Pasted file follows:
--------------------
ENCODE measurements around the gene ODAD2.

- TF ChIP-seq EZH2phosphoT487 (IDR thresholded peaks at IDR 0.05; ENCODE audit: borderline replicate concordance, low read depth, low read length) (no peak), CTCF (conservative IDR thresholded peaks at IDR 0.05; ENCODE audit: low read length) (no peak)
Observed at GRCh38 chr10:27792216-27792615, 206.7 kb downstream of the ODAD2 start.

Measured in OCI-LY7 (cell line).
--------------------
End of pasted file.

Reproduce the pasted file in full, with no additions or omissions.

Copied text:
ENCODE measurements around the gene ODAD2.

- TF ChIP-seq EZH2phosphoT487 (IDR thresholded peaks at IDR 0.05; ENCODE audit: borderline replicate concordance, low read depth, low read length) (no peak), CTCF (conservative IDR thresholded peaks at IDR 0.05; ENCODE audit: low read length) (no peak)
Observed at GRCh38 chr10:27792216-27792615, 206.7 kb downstream of the ODAD2 start.

Measured in OCI-LY7 (cell line).